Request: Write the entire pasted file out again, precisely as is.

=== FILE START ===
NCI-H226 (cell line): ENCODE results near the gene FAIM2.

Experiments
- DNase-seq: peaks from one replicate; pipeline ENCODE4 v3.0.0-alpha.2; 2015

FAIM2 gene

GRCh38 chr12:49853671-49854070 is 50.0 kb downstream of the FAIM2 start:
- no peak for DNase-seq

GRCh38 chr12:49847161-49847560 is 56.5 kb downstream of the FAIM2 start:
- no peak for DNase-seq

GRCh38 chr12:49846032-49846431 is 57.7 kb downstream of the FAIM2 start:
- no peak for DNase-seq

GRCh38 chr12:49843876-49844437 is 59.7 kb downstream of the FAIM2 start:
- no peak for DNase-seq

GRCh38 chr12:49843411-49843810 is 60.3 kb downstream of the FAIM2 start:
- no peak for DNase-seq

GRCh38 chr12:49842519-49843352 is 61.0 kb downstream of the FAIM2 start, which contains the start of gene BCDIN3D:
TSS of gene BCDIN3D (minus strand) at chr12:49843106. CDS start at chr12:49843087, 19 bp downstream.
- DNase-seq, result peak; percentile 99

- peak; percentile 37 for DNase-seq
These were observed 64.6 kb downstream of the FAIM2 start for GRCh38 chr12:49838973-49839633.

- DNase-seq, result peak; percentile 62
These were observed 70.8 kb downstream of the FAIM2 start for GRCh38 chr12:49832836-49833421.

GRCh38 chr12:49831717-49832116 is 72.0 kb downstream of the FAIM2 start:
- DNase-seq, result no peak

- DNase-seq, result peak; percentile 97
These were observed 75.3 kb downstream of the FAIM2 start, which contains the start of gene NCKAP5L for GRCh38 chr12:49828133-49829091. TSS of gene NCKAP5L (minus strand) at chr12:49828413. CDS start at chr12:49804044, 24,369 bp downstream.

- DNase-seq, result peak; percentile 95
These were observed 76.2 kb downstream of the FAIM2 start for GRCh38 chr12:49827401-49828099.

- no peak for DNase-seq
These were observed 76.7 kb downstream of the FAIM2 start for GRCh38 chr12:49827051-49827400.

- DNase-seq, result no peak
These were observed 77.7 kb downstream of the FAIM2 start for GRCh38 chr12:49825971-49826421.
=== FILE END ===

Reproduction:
NCI-H226 (cell line): ENCODE results near the gene FAIM2.

Experiments
- DNase-seq: peaks from one replicate; pipeline ENCODE4 v3.0.0-alpha.2; 2015

FAIM2 gene

GRCh38 chr12:49853671-49854070 is 50.0 kb downstream of the FAIM2 start:
- no peak for DNase-seq

GRCh38 chr12:49847161-49847560 is 56.5 kb downstream of the FAIM2 start:
- no peak for DNase-seq

GRCh38 chr12:49846032-49846431 is 57.7 kb downstream of the FAIM2 start:
- no peak for DNase-seq

GRCh38 chr12:49843876-49844437 is 59.7 kb downstream of the FAIM2 start:
- no peak for DNase-seq

GRCh38 chr12:49843411-49843810 is 60.3 kb downstream of the FAIM2 start:
- no peak for DNase-seq

GRCh38 chr12:49842519-49843352 is 61.0 kb downstream of the FAIM2 start, which contains the start of gene BCDIN3D:
TSS of gene BCDIN3D (minus strand) at chr12:49843106. CDS start at chr12:49843087, 19 bp downstream.
- DNase-seq, result peak; percentile 99

- peak; percentile 37 for DNase-seq
These were observed 64.6 kb downstream of the FAIM2 start for GRCh38 chr12:49838973-49839633.

- DNase-seq, result peak; percentile 62
These were observed 70.8 kb downstream of the FAIM2 start for GRCh38 chr12:49832836-49833421.

GRCh38 chr12:49831717-49832116 is 72.0 kb downstream of the FAIM2 start:
- DNase-seq, result no peak

- DNase-seq, result peak; percentile 97
These were observed 75.3 kb downstream of the FAIM2 start, which contains the start of gene NCKAP5L for GRCh38 chr12:49828133-49829091. TSS of gene NCKAP5L (minus strand) at chr12:49828413. CDS start at chr12:49804044, 24,369 bp downstream.

- DNase-seq, result peak; percentile 95
These were observed 76.2 kb downstream of the FAIM2 start for GRCh38 chr12:49827401-49828099.

- no peak for DNase-seq
These were observed 76.7 kb downstream of the FAIM2 start for GRCh38 chr12:49827051-49827400.

- DNase-seq, result no peak
These were observed 77.7 kb downstream of the FAIM2 start for GRCh38 chr12:49825971-49826421.